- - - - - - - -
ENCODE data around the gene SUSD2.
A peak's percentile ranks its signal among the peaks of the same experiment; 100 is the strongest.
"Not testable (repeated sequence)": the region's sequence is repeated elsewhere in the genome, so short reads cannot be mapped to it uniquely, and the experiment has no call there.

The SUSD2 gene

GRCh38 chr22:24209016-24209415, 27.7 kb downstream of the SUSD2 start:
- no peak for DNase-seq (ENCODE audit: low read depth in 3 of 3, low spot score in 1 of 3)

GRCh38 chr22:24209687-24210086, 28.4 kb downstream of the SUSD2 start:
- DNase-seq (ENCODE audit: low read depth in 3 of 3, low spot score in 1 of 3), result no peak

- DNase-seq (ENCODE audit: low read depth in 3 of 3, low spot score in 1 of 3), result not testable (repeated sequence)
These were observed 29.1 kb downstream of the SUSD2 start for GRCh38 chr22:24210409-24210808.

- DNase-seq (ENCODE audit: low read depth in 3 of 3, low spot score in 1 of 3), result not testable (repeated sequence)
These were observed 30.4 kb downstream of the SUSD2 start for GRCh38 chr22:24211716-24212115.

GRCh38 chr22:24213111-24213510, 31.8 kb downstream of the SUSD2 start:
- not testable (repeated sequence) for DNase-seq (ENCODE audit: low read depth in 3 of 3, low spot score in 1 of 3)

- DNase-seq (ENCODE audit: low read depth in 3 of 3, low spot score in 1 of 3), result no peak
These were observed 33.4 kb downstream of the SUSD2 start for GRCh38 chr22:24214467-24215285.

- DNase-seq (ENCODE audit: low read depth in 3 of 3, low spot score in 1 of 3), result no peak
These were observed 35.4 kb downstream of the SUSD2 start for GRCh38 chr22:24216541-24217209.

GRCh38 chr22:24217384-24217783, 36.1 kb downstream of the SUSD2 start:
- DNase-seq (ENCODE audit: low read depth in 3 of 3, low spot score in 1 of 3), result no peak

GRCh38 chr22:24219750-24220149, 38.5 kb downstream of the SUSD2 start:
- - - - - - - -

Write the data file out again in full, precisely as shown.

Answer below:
ENCODE data around the gene SUSD2.
A peak's percentile ranks its signal among the peaks of the same experiment; 100 is the strongest.
"Not testable (repeated sequence)": the region's sequence is repeated elsewhere in the genome, so short reads cannot be mapped to it uniquely, and the experiment has no call there.

The SUSD2 gene

GRCh38 chr22:24209016-24209415, 27.7 kb downstream of the SUSD2 start:
- no peak for DNase-seq (ENCODE audit: low read depth in 3 of 3, low spot score in 1 of 3)

GRCh38 chr22:24209687-24210086, 28.4 kb downstream of the SUSD2 start:
- DNase-seq (ENCODE audit: low read depth in 3 of 3, low spot score in 1 of 3), result no peak

- DNase-seq (ENCODE audit: low read depth in 3 of 3, low spot score in 1 of 3), result not testable (repeated sequence)
These were observed 29.1 kb downstream of the SUSD2 start for GRCh38 chr22:24210409-24210808.

- DNase-seq (ENCODE audit: low read depth in 3 of 3, low spot score in 1 of 3), result not testable (repeated sequence)
These were observed 30.4 kb downstream of the SUSD2 start for GRCh38 chr22:24211716-24212115.

GRCh38 chr22:24213111-24213510, 31.8 kb downstream of the SUSD2 start:
- not testable (repeated sequence) for DNase-seq (ENCODE audit: low read depth in 3 of 3, low spot score in 1 of 3)

- DNase-seq (ENCODE audit: low read depth in 3 of 3, low spot score in 1 of 3), result no peak
These were observed 33.4 kb downstream of the SUSD2 start for GRCh38 chr22:24214467-24215285.

- DNase-seq (ENCODE audit: low read depth in 3 of 3, low spot score in 1 of 3), result no peak
These were observed 35.4 kb downstream of the SUSD2 start for GRCh38 chr22:24216541-24217209.

GRCh38 chr22:24217384-24217783, 36.1 kb downstream of the SUSD2 start:
- DNase-seq (ENCODE audit: low read depth in 3 of 3, low spot score in 1 of 3), result no peak

GRCh38 chr22:24219750-24220149, 38.5 kb downstream of the SUSD2 start: